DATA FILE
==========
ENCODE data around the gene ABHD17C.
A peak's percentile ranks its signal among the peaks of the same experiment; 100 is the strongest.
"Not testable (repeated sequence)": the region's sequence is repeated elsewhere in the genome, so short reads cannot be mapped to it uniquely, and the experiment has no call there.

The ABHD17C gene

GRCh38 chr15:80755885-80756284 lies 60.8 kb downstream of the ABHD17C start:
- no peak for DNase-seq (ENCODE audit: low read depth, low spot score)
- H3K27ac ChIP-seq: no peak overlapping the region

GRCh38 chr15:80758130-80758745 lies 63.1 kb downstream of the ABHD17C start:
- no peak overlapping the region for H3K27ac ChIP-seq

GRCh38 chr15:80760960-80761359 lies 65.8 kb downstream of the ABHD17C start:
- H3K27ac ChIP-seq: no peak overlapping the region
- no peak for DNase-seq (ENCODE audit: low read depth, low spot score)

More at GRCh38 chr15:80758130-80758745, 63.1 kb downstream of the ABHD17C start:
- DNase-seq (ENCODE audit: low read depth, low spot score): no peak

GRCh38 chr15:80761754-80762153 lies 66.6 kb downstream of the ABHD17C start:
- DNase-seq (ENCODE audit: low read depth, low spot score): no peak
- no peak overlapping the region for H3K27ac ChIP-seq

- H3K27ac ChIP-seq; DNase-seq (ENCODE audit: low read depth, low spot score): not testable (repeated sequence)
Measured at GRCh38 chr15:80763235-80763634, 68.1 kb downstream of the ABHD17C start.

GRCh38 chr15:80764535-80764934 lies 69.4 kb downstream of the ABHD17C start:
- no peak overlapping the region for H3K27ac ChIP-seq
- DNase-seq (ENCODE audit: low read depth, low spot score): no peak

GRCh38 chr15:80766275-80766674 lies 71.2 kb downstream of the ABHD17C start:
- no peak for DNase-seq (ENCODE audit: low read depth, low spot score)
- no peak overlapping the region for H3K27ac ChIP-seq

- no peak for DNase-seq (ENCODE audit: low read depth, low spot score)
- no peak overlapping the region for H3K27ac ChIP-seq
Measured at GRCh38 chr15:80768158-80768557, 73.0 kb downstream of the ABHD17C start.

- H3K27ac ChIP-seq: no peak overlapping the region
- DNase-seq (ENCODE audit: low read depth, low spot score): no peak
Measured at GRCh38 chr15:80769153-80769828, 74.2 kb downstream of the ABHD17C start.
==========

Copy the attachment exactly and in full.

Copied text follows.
ENCODE data around the gene ABHD17C.
A peak's percentile ranks its signal among the peaks of the same experiment; 100 is the strongest.
"Not testable (repeated sequence)": the region's sequence is repeated elsewhere in the genome, so short reads cannot be mapped to it uniquely, and the experiment has no call there.

The ABHD17C gene

GRCh38 chr15:80755885-80756284 lies 60.8 kb downstream of the ABHD17C start:
- no peak for DNase-seq (ENCODE audit: low read depth, low spot score)
- H3K27ac ChIP-seq: no peak overlapping the region

GRCh38 chr15:80758130-80758745 lies 63.1 kb downstream of the ABHD17C start:
- no peak overlapping the region for H3K27ac ChIP-seq

GRCh38 chr15:80760960-80761359 lies 65.8 kb downstream of the ABHD17C start:
- H3K27ac ChIP-seq: no peak overlapping the region
- no peak for DNase-seq (ENCODE audit: low read depth, low spot score)

More at GRCh38 chr15:80758130-80758745, 63.1 kb downstream of the ABHD17C start:
- DNase-seq (ENCODE audit: low read depth, low spot score): no peak

GRCh38 chr15:80761754-80762153 lies 66.6 kb downstream of the ABHD17C start:
- DNase-seq (ENCODE audit: low read depth, low spot score): no peak
- no peak overlapping the region for H3K27ac ChIP-seq

- H3K27ac ChIP-seq; DNase-seq (ENCODE audit: low read depth, low spot score): not testable (repeated sequence)
Measured at GRCh38 chr15:80763235-80763634, 68.1 kb downstream of the ABHD17C start.

GRCh38 chr15:80764535-80764934 lies 69.4 kb downstream of the ABHD17C start:
- no peak overlapping the region for H3K27ac ChIP-seq
- DNase-seq (ENCODE audit: low read depth, low spot score): no peak

GRCh38 chr15:80766275-80766674 lies 71.2 kb downstream of the ABHD17C start:
- no peak for DNase-seq (ENCODE audit: low read depth, low spot score)
- no peak overlapping the region for H3K27ac ChIP-seq

- no peak for DNase-seq (ENCODE audit: low read depth, low spot score)
- no peak overlapping the region for H3K27ac ChIP-seq
Measured at GRCh38 chr15:80768158-80768557, 73.0 kb downstream of the ABHD17C start.

- H3K27ac ChIP-seq: no peak overlapping the region
- DNase-seq (ENCODE audit: low read depth, low spot score): no peak
Measured at GRCh38 chr15:80769153-80769828, 74.2 kb downstream of the ABHD17C start.